Do these two source file(i.e. include\c_std\cstdlib and include\c_global\cstdlib) serve for different purposes whereas they contain similar content?
Thu Aug 13 13:24:04 GMT 2020
On 13/08/20 09:06 -0400, firstname.lastname@example.org wrote:
>Quoting Jonathan Wakely via Libstdc++ <email@example.com>:
>>On 12/08/20 20:15 +0800, 孙世龙 sunshilong via Libstdc++ wrote:
>>>These two source files (i.e. include\c_std\cstdlib and
>>>include\c_global\cstdlib) have almost same content.
>>>What is their own role?
>>>Do these two source files serve for different purposes whereas they
>>>contain similar content?
>>You can ignore the c_std one.
>>The headers in that directory are only used if you build gcc with
>>--enable-cheaders=c_std but nobody does that, and they aren't properly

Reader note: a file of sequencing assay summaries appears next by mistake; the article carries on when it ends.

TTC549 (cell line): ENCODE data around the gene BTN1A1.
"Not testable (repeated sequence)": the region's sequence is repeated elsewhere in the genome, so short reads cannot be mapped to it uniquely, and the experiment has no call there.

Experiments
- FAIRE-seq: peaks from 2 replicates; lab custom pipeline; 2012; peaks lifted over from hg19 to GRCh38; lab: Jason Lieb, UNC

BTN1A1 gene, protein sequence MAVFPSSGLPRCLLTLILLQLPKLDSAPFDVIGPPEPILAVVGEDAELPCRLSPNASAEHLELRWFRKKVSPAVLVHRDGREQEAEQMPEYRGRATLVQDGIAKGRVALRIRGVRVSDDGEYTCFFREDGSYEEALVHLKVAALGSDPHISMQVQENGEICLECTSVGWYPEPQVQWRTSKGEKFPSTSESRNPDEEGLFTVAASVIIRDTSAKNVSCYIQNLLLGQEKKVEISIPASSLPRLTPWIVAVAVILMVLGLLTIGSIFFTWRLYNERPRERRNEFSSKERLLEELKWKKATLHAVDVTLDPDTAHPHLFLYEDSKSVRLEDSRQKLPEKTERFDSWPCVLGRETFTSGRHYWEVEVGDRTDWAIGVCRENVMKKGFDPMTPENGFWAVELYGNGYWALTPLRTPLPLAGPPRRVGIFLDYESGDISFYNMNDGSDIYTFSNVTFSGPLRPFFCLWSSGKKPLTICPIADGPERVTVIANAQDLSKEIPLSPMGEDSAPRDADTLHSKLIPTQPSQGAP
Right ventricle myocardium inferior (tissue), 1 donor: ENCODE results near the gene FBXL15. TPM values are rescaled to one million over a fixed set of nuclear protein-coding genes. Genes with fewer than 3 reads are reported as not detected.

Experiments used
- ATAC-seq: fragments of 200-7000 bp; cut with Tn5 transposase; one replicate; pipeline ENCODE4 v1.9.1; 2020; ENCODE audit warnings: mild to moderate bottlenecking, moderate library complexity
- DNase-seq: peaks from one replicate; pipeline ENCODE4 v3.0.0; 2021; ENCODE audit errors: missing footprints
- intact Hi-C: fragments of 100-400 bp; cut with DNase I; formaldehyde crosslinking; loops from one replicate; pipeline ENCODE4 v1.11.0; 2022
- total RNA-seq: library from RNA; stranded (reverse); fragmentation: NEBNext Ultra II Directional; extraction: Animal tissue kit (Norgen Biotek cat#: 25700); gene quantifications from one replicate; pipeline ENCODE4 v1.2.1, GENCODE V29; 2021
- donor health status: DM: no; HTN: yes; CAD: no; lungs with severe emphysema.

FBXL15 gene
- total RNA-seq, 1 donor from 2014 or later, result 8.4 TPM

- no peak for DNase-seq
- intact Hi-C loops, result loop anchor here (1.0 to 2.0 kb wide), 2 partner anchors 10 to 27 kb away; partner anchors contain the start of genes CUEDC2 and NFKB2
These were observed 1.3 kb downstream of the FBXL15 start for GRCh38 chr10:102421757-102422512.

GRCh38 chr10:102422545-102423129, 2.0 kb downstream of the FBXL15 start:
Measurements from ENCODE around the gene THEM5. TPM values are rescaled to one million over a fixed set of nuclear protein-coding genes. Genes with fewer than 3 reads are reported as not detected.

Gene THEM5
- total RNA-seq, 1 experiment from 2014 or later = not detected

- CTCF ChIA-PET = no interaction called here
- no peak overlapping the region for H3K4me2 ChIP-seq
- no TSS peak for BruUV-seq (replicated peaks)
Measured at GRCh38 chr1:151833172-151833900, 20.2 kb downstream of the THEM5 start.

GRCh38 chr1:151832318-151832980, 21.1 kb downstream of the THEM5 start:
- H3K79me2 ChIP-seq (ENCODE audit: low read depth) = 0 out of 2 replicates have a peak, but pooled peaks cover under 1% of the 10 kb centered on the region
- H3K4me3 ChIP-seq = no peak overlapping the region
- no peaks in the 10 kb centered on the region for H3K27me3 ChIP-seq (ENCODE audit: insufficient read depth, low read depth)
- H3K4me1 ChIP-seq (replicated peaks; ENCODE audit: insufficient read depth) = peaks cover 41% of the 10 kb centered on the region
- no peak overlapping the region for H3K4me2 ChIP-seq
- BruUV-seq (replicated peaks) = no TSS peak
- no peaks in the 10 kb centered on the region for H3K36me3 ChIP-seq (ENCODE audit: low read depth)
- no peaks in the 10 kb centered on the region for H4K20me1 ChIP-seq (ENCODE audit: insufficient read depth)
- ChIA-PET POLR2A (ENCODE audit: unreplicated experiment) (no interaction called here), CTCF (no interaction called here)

>>maintained any more, and they probably don't work.
>To answer the first question, the c_std and c_global set up was to
>accommodate the fact that some target systems had C++ support in their
>libc system headers by putting symbols in the std:: namespace
>requiring their symbols to be hoisted into the global namespace in the
><c...> headers (the c_std strategy), and some had only support for the
>C language and all their symbols were already in the global namespace
>(the c_global strategy). I don't believe any of the former systems
>(eg. Solaris 8) are supported by GCC any more.
But if you look at the include/c_std/ headers, they all pull symbols
from the global namespace into namespace std ... exactly like the
I agree that the intended behaviour was what you describe, but I don't
think it ever actually worked, and I don't think any targets using
--enable-cheaders=c_std have ever existed.
>To answer the second question, no they serve the same purpose but for
>different targets, and which set of headers get used is selected at
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